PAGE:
Congress

Campus notebook: Which impeachment lawyer makes more?
PCP arrest by the Capitol complex and Sen. David Perdue buys a lot of CBS, FedEx and Urban Outfitters stock

Daniel Goldman, majority counsel for the House Intelligence Committee, and Steve Castor, minority counsel, prepare to testify during the House Judiciary Committee’s impeachment inquiry. (Tom Williams/CQ Roll Call)

Two lawyers with prominent roles in the House impeachment inquiry — Stephen Castor, the Republican general counsel for the Oversight Committee, and Daniel Goldman, a senior adviser for the Intelligence Committee Democrats — testified alongside one another Monday. One difference between the two, besides the parties they represent on their respective panels, is their salaries.

According to payroll records from August, Castor makes an annual salary of $165,000—that’s $3,000 more than Goldman makes.

Justices decide to wade into separation-of-powers showdown
The issue lands there just as the House prepares a floor vote on articles of impeachment

The U.S. Supreme Court agreed Friday to weigh in on a separation-of-powers showdown between Congress and Trump over whether Congress can obtain his financial and tax records. (Bill Clark/CQ Roll Call)

The Supreme Court on Friday stepped into the political and legal fight over whether Congress can obtain President Donald Trump’s financial and tax records.

The justices agreed to decide two cases in the first separation-of-powers showdown between Congress and Trump to reach the high court. The issue lands there just as the House prepares a floor vote on articles of impeachment.

Try again: Lofgren rejects House clerk’s eyebrow-raising choice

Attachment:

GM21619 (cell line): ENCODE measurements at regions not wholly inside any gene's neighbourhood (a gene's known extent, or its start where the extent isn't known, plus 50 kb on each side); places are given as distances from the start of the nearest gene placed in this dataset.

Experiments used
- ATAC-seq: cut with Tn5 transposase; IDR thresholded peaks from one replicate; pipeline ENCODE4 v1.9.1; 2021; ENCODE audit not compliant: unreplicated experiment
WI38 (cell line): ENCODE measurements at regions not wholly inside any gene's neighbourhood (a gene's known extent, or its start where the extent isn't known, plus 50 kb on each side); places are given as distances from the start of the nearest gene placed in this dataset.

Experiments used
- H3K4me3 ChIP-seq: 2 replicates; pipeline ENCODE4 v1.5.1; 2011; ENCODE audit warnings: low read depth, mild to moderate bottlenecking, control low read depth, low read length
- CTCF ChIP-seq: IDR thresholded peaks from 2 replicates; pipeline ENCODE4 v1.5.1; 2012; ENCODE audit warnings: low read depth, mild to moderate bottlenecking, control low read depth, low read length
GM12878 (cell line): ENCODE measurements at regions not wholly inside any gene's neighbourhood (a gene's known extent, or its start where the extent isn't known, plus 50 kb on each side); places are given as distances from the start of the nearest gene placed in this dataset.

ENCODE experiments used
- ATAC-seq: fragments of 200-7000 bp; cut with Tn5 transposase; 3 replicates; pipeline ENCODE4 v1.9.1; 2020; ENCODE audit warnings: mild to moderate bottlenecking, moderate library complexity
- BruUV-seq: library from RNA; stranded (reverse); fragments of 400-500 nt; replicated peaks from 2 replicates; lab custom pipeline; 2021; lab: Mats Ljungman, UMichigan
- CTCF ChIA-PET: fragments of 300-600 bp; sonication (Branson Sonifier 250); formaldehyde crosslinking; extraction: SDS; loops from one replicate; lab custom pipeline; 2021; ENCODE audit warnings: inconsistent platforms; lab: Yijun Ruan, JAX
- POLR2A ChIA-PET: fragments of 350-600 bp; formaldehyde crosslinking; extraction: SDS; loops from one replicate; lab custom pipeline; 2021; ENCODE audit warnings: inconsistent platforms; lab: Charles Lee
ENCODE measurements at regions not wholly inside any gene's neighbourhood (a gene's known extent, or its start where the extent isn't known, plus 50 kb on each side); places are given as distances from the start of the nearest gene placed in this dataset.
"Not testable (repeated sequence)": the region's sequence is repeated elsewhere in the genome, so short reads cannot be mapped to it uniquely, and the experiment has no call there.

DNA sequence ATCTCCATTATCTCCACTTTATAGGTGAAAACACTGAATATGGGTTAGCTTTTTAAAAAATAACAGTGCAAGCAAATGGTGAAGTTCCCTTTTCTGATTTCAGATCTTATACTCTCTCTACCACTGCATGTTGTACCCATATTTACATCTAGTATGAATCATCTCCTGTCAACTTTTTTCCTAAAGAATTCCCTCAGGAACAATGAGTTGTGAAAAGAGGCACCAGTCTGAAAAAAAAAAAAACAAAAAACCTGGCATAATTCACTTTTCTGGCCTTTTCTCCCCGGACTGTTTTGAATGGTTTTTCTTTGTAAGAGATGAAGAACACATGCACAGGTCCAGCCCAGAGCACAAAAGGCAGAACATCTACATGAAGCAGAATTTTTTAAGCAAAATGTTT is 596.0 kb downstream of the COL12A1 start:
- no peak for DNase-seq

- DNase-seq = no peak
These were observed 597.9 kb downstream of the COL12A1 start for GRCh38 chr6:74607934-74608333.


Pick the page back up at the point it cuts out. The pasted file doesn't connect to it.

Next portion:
2018 college graduate recommended to lead staff after Rep. Sean Duffy resignation

House Administration Chairwoman Zoe Lofgren, D-Calif., rejected a request by House Clerk Cheryl L. Johnson to hire a 2018 college graduate as chief of staff for the vacant office of Wisconsin’s 7th Congressional District. (Bill Clark/CQ Roll Call file photo)

Rep. Sean Duffy left Congress months ago, but his office remains without a chief after a key lawmaker rejected an attempt to install a recent college graduate with no legislative experience and who is the daughter of a House official.

Duffy’s last chief of staff, Pete Meachum, departed the post on Dec. 6.

Judiciary Committee sends Trump impeachment articles to the House floor
After three days of contentious debate, the panel voted along party lines to recommend impeachment

Rep Pramila Jayapal, D-Wash. holds up a copy of the Constitution while voting for one of the impeachment articles against President Donald Trump on Friday. (Bill Clark/CQ Roll Call)

The House came one step closer to impeaching President Donald Trump after the Judiciary Committee on Friday morning approved charges that Trump obstructed Congress and abused his power.

Next week, for the first time in more than two decades, and only the third time in U.S. history, the full House will consider articles of impeachment against a sitting president.

Impeachment news roundup: Dec. 13
Judiciary Committee sends articles of impeachment to the House, White House condemns ‘desperate charade’

House Judiciary Committee Chairman Jerrold Nadler prepares to speak to the media after the committee passed two articles of impeachment against President Donald Trump on Friday. (Tom Williams/CQ Roll Call)

After a 14-hour marathon on Thursday, the House Judiciary Committee took less than 10 minutes to approve the two articles of impeachment against President Donald Trump on Friday.

Both articles were approved on 23-17 party-line votes.

Thornberry calls for US action to deter Iran aggression
Attacks on Western targets in Mideast likely, says House Armed Services’ top Republican